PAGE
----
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To explain further: would, say, a modern philosopher with a PhD be well-versed in modern psychology?

Since philosophy inevitably investigates the mind and the behavior of people, and that most philosophy degrees require courses that bear tremendous resemblance to those that a psychologist takes, do the two have noticeable overlap, or is philosophy more primitive and theoretical in this regard?

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    If one is specializing in philosophy of mind then yes, epistemology, to some degree. Philosophy of science, metaphysics, logic, much less so. – Conifold Oct 23 '18 at 21:09
  • Certainly, philosophy acknowledges the epistemic limitation of self-knowledge as only verifiable by the self, e.g. there is no means to empirically verify even the most mundane statement of self knowledge such as "I feel glad" – Mr. Kennedy Oct 24 '18 at 16:59
  • The way to find out might be to test whether the different personality types have significant preferences. – Bread Oct 26 '18 at 21:07
  • If an idiosyncratic style is palatable to you you may look at Gurdjieff who has quite a unitive take on philosophy and psychology – Rusi-packing-up Jul 7 at 11:42
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I'll try to answer your question through addressing each sub-question:

would, say, a modern philosopher with a PhD be well-versed in modern psychology?

A philosophy PhD, much like any other higher degree, doesn't always describe the specifics of the underlying focus of study. Not all philosophy PhDs will be well versed in modern psychology, but those focused on subjects like philosophy of mind, consciousness, cognitive science, et al. certainly will have addressed overlapping subject matter during their education - be it history, theory, etc.

There are concrete examples of modern philosophers who are well versed in psychology, both from a theoretical and applied standpoint. Two examples that come to mind are Noam Chomsky and Daniel Dennett; both of whom have (and continue to have) lasting impacts in the field of cognitive science and psychology.

There is a distinction, however, between being "well-versed" in the field of psychology and being well versed in practicing psychology. So, if you're question boils down to "are all philosophy PhDs qualified to practice psychology" the answer is, "no." A physics PhD might be well versed in rocket propulsion, but it certainly doesn't qualify them to repair a space shuttle.

Since philosophy inevitably investigates the mind and the behavior of people, and that most philosophy degrees require courses that bear tremendous resemblance to those that a psychologist takes, do the two have noticeable overlap, or is philosophy more primitive and theoretical in this regard?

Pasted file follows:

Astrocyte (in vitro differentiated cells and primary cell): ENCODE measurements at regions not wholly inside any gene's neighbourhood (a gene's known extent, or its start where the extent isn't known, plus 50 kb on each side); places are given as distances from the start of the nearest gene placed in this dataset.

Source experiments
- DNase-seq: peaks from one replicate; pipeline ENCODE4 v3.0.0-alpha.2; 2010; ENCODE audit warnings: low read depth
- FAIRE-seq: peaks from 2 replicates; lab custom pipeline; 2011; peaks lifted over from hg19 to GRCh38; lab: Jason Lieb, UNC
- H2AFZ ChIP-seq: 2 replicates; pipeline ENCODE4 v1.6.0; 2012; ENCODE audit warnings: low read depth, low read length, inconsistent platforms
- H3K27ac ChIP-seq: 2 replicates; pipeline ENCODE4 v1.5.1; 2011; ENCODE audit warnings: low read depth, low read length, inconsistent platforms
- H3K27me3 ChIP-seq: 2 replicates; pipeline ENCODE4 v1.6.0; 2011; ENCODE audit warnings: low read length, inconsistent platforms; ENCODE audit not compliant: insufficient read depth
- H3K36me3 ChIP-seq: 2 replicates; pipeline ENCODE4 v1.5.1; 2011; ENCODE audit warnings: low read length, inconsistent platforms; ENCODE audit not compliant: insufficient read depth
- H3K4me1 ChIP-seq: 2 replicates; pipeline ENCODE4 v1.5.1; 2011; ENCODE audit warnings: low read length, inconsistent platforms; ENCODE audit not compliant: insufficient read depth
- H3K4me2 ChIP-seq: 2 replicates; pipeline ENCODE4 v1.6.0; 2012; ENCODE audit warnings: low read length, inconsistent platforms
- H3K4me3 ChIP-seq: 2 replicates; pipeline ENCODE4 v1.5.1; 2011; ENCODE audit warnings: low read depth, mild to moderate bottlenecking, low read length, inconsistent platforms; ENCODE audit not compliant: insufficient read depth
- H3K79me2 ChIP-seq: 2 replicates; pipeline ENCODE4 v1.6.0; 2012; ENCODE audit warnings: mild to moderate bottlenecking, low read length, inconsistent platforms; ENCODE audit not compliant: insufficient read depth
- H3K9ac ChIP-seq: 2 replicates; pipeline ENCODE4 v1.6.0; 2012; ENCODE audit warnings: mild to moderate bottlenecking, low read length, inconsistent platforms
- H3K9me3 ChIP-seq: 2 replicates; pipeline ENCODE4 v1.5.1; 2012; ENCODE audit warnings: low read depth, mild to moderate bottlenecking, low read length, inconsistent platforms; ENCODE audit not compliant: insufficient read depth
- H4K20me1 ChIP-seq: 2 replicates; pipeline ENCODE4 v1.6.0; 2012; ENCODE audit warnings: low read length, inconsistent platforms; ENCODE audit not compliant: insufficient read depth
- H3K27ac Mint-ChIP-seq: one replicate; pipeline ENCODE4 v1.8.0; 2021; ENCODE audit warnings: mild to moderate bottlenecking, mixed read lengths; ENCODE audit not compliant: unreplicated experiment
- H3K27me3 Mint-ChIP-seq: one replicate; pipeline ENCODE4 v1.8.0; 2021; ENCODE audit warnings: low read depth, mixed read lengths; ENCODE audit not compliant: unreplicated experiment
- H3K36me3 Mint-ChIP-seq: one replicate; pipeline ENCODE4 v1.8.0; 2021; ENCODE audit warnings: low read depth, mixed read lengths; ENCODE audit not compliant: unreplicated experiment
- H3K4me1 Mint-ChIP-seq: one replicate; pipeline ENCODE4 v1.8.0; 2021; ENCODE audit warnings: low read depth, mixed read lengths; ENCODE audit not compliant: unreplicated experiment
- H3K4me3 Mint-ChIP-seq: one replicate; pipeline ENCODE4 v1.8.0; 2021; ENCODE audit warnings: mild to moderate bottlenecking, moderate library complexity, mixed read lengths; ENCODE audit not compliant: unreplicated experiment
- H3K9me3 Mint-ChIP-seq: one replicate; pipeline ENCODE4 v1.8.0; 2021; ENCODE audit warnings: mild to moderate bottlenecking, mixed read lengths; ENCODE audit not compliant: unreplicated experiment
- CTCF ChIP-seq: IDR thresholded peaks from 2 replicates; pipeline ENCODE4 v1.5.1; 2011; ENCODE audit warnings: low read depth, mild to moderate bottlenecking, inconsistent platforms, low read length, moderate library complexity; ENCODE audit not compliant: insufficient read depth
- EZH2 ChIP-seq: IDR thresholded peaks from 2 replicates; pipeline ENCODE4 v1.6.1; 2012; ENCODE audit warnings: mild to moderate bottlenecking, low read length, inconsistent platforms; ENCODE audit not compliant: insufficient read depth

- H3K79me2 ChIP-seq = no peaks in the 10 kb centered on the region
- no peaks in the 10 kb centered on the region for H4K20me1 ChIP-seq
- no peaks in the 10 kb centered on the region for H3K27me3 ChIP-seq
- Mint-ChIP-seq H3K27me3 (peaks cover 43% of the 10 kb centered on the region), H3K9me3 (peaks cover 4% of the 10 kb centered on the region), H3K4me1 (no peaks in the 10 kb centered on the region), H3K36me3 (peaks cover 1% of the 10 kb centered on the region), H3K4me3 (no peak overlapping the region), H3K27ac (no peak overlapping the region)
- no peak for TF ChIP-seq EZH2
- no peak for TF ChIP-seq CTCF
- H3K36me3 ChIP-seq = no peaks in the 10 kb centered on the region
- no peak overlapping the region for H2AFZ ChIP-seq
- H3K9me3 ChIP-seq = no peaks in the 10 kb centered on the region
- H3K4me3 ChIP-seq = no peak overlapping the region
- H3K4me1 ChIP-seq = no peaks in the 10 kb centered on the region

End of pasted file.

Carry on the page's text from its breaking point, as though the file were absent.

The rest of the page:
Psychology wasn't a separate area of study until the late 19th century; meaning, prior to that date, the study of psychology was considered a branch of philosophy. You might be surprised to learn that natural science was also considered a branch of philosophy until they began to split in the 16th century.

In order to understand modern psychology (or philosophy for that matter,) its important to learn the historical context that's brought the field to it's current state. So, there may be some overlap in who you read in introductory philosophy and introductory psychology courses.

That said, the answer to this question is emphatically, no -philosophy and psychology degrees DO NOT have a noticable overlap. The reasons why you read Descarte for a philosophy degree is dramatically different for why you might read him for a psychology degree. Same could be said for Spinoza, Kant, Hume, et al.

Philosophy is not a "primitive" or "theoretical" version of psychology, it's more like the study of "challenging assumptions through logic and critical analysis." It can be applied (and is) to math, science, art and a litany of other fields of study - including psychology. Psychology is the study of the mind and human behavior. They are very different fields of study.

  • Indeed, I did know that it was a branch of philosophy, and that the natural sciences were equally part of philosophy. I tried to word it in such a way that addressed modern philosophy and psychology, but I think I made it a little too ambiguous. Great answer though. I wasn't completely satisfied with the others, not to their fault. – Sermo Oct 26 '18 at 21:34
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According to wikipedia:

Philosophy (from Greek φιλοσοφία, philosophia, literally "love of wisdom") is the study of general and fundamental problems concerning matters such as existence, knowledge, values, reason, mind, and language...

Psychology is the science of behaviour and mind, including conscious and unconscious phenomena, as well as feeling and thought. It is an academic discipline of immense scope and diverse interests that...

If you consider this definition both disciplines are perfectly complementary and compatible not just psychology but neuroscience, biology, sociology, anthropology even economy, history and others.

As humans we must know the limitations of the mind (emotions, cognition, over-thinking, animal instincts, etc) to go on studying philosophical matters more deeply or even creating new philosophies. Sometimes emotions and truth don't go hand in hand and motivated reasoning is a very common phenomena.